Welcome to Hillsborough Concours d'Elegance 2009!

Hillsborough Concours is the longest continually running car show west of the Mississippi. Now in it's 53rd year, we acknowledge this year the engineering innovations of German manufacturers in the Post-War period.

A special focus in 2009 is our Green Car display, with the largest collection ever shown in one place in California.

All proceeds benefit the Hillsborough Schools and the 49er Foundation.

Sunday, May 3rd, 2009, 10-4pm.

Wednesday, February 25, 2009

Join the Tour d'Elegance on May 2nd

The ninth annual Tour d'Elegance on Saturday, May 2nd still has spaces remaining so if you want to be part of the fun, sign up now!

The route remains a secret only our organizers know for sure, but the Tour is always a source of conversation on Concours day. Expect a spectacular route, convivial conversation and a delectable luncheon in a private garden setting - the perfect prelude to our evening reception at the Candy Store, which is followed by the Big Event!

You don't have to be an entrant in Concours to drive the Tour.Please download FORM to register.

If you have any questions, please call us at 650.344.2272.

Saturday, February 21, 2009

1915 "Alternative Energy" Vehicle at Concours

This 1915 Stanley Steamer owned by Mr. Channell Wassen will be on display at the 53d Concours. It is an example of an original 'alternative energy' vehicle.

Thursday, February 19, 2009

Is the Ultra-Narrow Tango the Future of American Cars?

by Commuter Cars CEO Rick Woodbury

I've heard that to innovate, you don't give people what they ask for, but
rather watch what they do.

What people do is drive cars with four empty seats, jamming up streets and parking spaces.

Small cars eliminate congestion and the strain on our resources, but not all small cars are created equal. A Mini-Cooper takes relatively the same space on the freeway as the largest SUVs because both use a full lane and have similar braking distances. Motorcycles can fit two-to-a-lane but are unsafe, offer no protection from the weather, and give little room to carry things.

Freeway Lanes
By federal standard, a freeway lane is 12-feet wide. A truck is 9' 4" from mirror to mirror, which leaves a clearance of 16" on either side. In order to double a freeway lane's capacity, the maximum width of a car needs to be 40" in order to have that same 16” clearance. The Tango is 39" wide.

We've driven two Tangos side-by-side in a single lane for over 40 miles at freeway speeds and it felt quite comfortable. A Booze Allen Hamilton / UC Berkeley study on a narrow car of nearly the same dimensions as the Tango found it would increase lane capacity from 2,000 cars per hour to 4,400 cars per hour.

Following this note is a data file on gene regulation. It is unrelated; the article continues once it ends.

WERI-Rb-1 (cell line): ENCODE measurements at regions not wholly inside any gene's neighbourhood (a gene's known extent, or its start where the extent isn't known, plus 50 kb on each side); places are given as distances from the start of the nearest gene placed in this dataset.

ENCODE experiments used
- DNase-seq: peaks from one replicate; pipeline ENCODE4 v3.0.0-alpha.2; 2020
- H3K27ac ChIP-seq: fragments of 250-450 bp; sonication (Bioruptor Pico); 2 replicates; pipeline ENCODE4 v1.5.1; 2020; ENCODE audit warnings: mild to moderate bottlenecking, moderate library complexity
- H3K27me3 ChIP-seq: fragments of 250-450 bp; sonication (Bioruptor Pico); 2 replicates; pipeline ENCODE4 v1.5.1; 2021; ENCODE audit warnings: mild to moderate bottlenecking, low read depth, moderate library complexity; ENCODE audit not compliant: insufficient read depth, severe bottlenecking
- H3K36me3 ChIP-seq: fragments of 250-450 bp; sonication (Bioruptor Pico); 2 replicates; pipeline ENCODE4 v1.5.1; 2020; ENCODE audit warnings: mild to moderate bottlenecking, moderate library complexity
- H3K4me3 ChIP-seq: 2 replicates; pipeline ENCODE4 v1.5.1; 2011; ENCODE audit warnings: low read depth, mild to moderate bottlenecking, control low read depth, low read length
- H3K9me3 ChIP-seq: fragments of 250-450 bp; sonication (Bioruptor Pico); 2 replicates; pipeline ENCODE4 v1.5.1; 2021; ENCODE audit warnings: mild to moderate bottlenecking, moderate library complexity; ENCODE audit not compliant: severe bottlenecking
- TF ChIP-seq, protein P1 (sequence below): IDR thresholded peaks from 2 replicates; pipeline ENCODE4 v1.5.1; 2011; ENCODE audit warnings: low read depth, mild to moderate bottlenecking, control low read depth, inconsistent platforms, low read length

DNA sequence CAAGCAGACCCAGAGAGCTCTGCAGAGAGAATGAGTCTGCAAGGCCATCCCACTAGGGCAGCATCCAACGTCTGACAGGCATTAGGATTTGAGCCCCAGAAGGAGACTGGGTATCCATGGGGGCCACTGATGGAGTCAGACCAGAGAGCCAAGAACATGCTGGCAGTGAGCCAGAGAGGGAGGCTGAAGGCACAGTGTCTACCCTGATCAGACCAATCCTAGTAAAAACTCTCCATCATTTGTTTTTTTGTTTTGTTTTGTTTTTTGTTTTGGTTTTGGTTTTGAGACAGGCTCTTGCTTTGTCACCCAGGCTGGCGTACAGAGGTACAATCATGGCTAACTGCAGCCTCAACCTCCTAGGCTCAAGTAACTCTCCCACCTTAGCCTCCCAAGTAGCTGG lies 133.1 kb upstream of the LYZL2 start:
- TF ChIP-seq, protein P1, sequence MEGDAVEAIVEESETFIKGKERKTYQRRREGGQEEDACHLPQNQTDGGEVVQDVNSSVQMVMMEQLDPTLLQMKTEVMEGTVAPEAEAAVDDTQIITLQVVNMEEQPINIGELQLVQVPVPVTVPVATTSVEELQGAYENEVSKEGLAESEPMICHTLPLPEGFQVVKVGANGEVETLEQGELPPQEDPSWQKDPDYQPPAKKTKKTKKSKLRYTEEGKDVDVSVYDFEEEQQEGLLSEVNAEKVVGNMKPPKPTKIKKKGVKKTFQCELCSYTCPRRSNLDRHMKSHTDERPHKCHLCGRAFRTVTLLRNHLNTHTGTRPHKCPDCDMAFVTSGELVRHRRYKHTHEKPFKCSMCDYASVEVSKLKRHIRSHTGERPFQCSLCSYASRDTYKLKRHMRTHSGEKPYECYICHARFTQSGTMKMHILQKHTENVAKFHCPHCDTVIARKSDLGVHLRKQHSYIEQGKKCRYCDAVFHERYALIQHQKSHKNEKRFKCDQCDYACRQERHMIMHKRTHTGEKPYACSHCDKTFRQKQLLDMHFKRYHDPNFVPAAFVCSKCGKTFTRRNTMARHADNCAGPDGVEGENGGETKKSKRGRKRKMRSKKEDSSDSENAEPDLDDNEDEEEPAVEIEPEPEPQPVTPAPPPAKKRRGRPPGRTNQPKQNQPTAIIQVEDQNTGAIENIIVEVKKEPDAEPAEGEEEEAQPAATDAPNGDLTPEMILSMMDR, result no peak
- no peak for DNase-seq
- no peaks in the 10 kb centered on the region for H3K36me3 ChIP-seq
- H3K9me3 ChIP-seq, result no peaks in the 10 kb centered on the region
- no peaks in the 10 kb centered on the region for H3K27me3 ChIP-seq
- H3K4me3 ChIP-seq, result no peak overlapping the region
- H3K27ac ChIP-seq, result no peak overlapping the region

The Tango can fit perpendicular to the curb in one-fourth of a standard parallel parking space. According to a diagram in a Booze Allen Hamilton / UC Berkeley study, by striping a parking lot for cars of the Tango's dimensions, parking capacity is increased by 350%.

According to the parking departments of San Francisco and Los Angeles, you can park as many Tangos, cars or motorcycles in a metered space as can fit, if the meter is paid.

For a car to be as narrow as the Tango requires one of two methods for stability. If tilted like a motorcycle it would have to have either manual or electronically controlled tilting. Both would be problematic. If the system failed in a turn it could be deadly.

The other simple solution is to ballast the car so that it has a safe rollover threshold - similar to a sailboat. By the time you put a couple thousand pounds of ballast in such a small car as the Tango, you have a weight that requires a lot of horsepower to move. Battery-electric is the answer.

The lead-acid batteries provide just enough weight in the Tango to achieve the same rollover threshold as a Porsche 911. As you may have seen in one of our videos, they also provide plenty of power. This is because, using the same kind of motors that pull 100-car freight trains in one gear from 0 to 90 mph, fit nicely in the space between the rear wheels leaving the rest of the bottom of the car for batteries. The two Tango motors actually produce more than twice the torque of a Dodge Viper V-10 engine.

In order to get the Tango to the mainstream, it will require overcoming the obvious objections - primarily rollover and safety. The Tango has achieved the static rollover threshold of a Porsche 911. Seeing videos of the Tango racing around corners and parked perpendicularly on a 30% grade with people trying but failing to push it over should eventually sink in and convince people that its looks are deceiving.